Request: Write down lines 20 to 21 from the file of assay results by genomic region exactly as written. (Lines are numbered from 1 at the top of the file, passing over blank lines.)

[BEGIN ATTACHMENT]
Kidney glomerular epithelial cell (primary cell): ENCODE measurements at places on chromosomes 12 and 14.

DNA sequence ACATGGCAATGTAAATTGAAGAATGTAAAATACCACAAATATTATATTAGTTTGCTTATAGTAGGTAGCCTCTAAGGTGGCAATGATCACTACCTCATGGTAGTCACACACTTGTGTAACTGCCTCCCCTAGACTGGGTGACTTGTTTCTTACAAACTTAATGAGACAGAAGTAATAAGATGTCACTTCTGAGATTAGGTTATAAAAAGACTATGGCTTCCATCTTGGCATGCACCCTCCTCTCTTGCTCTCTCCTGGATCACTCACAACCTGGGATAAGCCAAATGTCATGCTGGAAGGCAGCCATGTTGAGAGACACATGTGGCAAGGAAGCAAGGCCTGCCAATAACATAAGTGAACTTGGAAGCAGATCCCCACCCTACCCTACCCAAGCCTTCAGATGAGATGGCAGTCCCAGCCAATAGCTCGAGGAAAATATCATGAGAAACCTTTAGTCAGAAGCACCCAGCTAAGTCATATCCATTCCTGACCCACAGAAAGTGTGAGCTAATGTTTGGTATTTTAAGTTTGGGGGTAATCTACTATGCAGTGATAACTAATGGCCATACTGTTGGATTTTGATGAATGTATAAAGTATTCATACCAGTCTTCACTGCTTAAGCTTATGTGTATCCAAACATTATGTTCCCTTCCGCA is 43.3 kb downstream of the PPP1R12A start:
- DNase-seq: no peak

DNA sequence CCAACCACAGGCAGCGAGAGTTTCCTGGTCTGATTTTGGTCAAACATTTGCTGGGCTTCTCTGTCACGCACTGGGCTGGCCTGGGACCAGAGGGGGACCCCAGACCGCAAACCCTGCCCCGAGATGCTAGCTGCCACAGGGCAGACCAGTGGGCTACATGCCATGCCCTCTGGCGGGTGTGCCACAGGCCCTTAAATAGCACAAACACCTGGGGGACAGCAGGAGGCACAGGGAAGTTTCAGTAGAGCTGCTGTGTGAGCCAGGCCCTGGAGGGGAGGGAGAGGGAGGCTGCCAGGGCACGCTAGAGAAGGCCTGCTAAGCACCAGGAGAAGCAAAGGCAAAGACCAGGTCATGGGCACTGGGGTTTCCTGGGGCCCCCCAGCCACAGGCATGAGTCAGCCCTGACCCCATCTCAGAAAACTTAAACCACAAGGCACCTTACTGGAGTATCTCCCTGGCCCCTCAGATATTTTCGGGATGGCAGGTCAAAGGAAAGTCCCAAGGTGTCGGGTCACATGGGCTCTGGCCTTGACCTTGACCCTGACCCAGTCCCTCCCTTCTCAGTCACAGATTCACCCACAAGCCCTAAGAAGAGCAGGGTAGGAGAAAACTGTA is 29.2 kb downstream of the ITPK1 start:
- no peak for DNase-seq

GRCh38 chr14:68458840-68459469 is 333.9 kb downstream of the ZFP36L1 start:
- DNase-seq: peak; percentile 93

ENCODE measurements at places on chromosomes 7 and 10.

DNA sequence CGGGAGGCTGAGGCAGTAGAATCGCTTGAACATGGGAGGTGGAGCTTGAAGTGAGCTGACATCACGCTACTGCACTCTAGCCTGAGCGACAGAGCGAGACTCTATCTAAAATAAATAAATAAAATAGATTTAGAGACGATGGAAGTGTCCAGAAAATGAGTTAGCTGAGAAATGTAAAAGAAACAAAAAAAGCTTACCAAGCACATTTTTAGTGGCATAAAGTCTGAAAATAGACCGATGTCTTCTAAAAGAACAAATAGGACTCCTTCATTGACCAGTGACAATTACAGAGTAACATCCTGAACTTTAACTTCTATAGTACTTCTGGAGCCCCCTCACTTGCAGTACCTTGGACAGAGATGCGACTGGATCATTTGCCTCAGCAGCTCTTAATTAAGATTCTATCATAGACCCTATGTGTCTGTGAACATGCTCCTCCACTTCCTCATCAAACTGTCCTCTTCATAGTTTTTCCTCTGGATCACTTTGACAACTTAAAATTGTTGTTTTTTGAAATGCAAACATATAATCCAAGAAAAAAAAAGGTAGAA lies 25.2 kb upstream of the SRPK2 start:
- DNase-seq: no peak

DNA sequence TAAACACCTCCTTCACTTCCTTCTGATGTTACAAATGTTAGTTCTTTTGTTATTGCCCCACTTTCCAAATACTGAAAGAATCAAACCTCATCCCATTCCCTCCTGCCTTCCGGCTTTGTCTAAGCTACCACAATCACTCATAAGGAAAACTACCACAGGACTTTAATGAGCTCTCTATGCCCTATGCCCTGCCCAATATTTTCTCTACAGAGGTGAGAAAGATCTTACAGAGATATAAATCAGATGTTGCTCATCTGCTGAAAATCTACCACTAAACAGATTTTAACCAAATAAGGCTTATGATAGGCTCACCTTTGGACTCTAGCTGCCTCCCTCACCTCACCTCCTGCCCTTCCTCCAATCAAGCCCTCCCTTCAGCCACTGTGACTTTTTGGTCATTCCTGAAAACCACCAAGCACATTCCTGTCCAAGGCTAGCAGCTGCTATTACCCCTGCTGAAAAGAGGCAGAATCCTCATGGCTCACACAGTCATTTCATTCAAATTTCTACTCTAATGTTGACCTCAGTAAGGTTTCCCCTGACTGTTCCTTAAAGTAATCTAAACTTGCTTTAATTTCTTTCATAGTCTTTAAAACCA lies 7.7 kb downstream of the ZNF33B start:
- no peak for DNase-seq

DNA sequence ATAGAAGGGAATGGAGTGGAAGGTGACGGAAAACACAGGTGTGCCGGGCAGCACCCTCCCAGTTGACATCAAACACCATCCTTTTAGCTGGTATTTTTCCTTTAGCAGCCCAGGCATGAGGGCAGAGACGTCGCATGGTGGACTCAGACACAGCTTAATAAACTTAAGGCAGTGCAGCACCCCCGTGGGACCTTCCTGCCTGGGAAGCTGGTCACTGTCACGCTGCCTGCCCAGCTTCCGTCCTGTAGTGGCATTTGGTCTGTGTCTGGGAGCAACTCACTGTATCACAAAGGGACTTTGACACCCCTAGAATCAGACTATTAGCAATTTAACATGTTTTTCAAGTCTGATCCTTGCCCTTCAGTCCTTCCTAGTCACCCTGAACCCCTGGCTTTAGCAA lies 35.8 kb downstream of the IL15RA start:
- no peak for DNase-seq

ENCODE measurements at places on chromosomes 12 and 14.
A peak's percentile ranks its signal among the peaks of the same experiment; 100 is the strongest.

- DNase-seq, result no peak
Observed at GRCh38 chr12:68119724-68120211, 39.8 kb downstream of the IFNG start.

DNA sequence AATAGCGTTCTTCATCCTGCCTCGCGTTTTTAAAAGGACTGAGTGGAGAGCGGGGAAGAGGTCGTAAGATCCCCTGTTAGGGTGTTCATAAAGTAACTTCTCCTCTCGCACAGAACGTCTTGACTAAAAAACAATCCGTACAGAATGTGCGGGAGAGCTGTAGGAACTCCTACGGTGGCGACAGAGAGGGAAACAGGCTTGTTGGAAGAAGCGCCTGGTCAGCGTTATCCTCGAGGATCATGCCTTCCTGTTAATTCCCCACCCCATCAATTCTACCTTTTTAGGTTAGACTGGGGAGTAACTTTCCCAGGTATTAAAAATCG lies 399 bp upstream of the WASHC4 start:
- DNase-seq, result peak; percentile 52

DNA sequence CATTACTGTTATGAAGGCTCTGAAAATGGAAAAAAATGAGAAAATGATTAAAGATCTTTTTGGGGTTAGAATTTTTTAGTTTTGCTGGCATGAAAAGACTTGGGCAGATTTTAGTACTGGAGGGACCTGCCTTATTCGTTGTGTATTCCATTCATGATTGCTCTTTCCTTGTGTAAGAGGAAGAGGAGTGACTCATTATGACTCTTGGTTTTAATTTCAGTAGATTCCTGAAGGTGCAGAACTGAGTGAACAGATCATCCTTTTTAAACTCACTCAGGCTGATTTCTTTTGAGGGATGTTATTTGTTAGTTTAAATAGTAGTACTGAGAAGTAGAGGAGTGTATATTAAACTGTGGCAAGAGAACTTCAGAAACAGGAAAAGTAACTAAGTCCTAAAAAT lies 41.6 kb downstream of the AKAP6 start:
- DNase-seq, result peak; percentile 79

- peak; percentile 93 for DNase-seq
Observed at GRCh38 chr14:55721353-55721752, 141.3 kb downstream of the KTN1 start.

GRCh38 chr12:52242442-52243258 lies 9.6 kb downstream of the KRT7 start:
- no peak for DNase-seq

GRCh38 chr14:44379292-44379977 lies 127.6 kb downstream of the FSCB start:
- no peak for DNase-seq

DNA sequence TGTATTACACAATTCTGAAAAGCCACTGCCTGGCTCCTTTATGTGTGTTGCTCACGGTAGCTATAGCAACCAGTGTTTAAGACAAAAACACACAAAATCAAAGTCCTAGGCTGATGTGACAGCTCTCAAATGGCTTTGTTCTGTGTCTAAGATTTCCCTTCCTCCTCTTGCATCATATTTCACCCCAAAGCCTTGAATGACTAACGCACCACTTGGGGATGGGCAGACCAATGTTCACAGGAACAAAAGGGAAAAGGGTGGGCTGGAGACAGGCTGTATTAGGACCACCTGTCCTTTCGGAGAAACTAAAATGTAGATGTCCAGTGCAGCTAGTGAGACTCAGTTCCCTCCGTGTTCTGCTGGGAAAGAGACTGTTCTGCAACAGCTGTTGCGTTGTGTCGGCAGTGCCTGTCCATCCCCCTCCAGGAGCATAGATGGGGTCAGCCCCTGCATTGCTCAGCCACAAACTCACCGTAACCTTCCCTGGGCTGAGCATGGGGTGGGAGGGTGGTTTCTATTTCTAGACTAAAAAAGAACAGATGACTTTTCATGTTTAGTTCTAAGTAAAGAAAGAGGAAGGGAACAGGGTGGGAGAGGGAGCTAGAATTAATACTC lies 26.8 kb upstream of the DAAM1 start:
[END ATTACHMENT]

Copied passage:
- DNase-seq, result peak; percentile 52

DNA sequence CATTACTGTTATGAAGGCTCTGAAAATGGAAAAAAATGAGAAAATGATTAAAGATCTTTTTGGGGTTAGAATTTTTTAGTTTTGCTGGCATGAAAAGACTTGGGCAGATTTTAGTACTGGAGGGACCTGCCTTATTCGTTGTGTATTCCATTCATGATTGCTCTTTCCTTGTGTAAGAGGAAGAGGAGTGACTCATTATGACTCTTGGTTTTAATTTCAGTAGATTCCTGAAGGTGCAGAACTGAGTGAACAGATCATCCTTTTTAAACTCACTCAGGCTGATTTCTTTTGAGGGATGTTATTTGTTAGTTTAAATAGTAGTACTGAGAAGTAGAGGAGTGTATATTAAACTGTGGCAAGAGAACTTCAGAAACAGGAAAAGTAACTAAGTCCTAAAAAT lies 41.6 kb downstream of the AKAP6 start: